This proposal outlines a plan to significantly improve current understanding of branched-selective asymmetric allylic alkylation reactions. This class of reactions has demonstrated utility in the asymmetric synthesis of pharmaceuticals. Challenges remain, however, that limit the application of these reactions to certain classes of substrates, particularly on a large scale. In the proposed study, quantum chemical methods will be used to gain a more complete understanding of the factors that dictate selectivity in these reactions. Specifically, the mechanisms of molybdenum- and iridium-catalyzed allylic alkylation reactions will be studied computationally to ascertain the steric and electronic origins of enantioselectivit and regioselectivity. Predictive models will be developed that can be applied to reactions of other catalysts and substrates. Finally, new catalysts will be designed computationally that are predicted to provide enhanced selectivity and efficiency. This study will significantly improve our understanding of this class of reactions and lead to further applications in the synthesis of biologically active compounds.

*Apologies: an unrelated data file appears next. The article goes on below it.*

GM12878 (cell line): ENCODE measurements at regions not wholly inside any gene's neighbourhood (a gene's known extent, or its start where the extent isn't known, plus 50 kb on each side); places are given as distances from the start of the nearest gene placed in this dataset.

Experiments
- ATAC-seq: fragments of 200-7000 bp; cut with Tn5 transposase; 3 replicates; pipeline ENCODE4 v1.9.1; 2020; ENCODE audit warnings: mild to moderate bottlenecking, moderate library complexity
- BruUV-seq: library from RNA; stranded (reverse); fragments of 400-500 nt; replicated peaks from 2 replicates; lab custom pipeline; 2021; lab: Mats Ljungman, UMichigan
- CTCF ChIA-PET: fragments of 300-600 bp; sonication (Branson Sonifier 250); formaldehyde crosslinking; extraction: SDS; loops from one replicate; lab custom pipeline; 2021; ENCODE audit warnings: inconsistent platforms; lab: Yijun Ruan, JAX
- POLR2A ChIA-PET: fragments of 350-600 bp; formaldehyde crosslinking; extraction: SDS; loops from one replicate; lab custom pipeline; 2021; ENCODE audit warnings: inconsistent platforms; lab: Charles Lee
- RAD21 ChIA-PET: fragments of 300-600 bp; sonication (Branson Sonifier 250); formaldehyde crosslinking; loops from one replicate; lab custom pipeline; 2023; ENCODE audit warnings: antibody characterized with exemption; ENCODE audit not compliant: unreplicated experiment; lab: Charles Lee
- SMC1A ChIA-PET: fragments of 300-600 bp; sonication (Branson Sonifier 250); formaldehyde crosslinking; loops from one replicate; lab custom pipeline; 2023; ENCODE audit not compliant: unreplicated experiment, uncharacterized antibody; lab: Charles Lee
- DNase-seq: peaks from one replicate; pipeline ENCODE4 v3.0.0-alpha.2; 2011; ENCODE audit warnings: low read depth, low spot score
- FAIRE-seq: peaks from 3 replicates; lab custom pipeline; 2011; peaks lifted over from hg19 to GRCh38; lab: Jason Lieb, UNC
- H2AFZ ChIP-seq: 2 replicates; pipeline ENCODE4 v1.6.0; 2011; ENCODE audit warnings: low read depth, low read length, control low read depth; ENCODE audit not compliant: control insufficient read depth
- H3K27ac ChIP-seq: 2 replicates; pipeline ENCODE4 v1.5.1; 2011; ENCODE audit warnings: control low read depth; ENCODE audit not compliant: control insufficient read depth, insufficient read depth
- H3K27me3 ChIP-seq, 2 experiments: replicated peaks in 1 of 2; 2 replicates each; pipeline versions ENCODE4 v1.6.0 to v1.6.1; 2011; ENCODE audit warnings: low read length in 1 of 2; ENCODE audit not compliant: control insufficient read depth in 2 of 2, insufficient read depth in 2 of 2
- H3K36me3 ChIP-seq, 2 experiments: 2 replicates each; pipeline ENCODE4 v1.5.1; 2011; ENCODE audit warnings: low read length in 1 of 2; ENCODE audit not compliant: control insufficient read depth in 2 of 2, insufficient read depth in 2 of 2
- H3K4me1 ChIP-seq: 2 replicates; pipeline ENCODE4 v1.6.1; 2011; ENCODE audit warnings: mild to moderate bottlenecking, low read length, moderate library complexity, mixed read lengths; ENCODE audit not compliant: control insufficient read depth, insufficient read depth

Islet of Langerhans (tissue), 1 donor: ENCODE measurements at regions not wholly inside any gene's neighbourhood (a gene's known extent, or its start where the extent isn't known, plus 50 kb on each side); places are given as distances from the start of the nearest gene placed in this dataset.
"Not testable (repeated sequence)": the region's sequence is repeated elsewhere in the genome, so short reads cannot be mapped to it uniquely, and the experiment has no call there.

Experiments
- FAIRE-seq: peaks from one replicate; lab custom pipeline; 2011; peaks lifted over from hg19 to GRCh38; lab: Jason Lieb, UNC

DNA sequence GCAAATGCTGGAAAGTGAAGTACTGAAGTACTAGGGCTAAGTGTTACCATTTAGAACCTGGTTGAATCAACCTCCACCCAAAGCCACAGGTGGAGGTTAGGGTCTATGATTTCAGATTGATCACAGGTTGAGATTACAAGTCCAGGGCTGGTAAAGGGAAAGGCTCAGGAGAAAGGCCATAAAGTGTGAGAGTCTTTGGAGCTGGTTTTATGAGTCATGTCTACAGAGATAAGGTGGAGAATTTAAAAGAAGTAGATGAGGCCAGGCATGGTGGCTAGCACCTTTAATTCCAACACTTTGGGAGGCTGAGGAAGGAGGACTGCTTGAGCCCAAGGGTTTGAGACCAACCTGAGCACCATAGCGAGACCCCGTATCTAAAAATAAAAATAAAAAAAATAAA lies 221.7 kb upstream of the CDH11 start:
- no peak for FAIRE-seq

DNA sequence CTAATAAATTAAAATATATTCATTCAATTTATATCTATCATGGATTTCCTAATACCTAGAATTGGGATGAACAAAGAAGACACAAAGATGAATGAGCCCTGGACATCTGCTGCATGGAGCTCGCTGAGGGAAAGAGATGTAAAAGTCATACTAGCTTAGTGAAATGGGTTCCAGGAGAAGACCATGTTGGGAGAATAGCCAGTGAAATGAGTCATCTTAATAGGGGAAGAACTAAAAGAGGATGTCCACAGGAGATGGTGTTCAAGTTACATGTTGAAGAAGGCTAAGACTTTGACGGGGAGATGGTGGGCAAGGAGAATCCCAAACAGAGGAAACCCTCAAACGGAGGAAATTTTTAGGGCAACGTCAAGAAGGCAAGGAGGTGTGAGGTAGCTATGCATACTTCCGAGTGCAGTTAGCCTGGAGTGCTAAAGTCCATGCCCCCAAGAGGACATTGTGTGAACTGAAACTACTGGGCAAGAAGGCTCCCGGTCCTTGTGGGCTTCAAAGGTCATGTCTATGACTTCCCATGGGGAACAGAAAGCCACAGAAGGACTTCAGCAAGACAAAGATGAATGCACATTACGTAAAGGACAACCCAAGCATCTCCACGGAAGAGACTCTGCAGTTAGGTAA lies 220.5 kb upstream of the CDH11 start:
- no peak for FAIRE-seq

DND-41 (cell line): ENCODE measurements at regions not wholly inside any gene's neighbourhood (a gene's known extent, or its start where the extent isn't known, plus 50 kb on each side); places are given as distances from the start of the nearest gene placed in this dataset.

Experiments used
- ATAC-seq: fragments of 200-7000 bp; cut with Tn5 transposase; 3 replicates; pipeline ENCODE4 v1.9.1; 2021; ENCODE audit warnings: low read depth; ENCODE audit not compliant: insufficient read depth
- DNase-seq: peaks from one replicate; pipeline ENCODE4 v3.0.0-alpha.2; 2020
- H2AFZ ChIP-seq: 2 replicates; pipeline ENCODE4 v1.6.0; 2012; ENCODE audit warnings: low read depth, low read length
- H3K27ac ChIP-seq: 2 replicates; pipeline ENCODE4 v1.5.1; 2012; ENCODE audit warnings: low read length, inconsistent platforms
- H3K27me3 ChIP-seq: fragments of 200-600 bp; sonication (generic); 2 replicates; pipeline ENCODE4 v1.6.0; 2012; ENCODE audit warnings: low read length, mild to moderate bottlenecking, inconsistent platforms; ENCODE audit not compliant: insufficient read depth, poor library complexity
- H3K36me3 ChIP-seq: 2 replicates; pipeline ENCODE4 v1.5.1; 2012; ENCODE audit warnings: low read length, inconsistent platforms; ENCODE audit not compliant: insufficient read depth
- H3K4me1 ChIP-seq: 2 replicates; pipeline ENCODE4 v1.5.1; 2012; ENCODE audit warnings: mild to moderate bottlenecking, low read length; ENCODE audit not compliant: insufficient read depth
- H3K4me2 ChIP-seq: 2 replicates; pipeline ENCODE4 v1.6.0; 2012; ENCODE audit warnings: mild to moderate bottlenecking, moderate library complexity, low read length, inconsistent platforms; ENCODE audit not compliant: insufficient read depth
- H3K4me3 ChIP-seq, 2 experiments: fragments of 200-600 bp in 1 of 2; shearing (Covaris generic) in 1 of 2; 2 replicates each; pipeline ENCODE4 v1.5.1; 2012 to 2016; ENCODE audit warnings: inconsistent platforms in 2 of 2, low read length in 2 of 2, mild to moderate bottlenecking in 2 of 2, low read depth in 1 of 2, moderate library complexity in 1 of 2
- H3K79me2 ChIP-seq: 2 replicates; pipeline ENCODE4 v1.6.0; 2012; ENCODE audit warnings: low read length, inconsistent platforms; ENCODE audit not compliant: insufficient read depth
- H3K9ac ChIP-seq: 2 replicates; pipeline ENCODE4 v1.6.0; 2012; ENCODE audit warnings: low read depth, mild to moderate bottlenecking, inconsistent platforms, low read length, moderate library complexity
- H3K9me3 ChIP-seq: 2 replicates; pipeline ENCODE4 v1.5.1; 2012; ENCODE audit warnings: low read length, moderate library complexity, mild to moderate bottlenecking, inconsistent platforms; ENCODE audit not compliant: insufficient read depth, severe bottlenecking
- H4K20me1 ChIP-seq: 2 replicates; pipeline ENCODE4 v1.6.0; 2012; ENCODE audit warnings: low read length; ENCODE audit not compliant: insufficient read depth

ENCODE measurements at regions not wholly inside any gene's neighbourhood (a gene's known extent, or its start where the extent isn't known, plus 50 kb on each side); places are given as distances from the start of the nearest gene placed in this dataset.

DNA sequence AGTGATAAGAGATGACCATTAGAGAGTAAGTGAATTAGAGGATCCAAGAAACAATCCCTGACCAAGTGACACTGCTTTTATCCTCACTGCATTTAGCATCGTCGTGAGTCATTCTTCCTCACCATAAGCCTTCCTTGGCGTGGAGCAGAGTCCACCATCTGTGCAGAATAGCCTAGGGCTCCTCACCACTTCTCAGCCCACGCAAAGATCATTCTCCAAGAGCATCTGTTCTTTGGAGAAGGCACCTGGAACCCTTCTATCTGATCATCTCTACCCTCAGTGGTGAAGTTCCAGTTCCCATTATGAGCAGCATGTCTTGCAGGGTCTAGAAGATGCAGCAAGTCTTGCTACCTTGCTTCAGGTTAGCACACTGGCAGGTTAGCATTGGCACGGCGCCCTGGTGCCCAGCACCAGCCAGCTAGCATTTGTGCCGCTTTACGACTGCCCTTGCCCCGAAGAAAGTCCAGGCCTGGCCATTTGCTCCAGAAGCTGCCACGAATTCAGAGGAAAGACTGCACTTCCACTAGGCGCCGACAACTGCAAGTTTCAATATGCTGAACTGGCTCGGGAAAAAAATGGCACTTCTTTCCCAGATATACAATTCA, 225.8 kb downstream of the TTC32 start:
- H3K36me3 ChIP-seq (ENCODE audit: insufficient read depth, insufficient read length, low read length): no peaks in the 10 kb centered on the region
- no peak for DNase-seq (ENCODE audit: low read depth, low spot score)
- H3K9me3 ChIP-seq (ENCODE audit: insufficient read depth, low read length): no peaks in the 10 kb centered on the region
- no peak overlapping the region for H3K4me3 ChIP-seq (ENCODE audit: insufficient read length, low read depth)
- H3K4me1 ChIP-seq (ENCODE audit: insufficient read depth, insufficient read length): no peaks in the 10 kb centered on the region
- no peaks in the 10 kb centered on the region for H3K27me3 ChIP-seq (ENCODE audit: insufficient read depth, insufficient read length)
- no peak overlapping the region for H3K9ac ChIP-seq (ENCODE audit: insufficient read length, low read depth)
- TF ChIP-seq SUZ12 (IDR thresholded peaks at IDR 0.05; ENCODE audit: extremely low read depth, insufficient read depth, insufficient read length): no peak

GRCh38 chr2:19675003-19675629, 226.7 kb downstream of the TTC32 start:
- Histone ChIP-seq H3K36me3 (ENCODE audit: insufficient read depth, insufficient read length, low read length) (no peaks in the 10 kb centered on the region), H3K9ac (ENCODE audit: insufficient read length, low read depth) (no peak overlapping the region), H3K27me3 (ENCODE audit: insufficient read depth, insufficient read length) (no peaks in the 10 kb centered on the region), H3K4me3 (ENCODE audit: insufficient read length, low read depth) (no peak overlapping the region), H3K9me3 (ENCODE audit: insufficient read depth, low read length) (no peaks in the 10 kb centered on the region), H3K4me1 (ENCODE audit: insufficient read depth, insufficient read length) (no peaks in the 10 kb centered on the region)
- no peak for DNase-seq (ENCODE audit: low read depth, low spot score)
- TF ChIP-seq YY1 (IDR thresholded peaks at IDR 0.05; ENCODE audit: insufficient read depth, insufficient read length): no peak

The rapid synthesis and evaluation of new drugs is essential to further progress in public health. To meet this goal, new chemical reactions are needed as tools to construct potential drug candidates. This proposal outlines a plan to answer existing questions and overcome key limitations in a class of reactions that has proven utility in the synthesis of pharmaceuticals.
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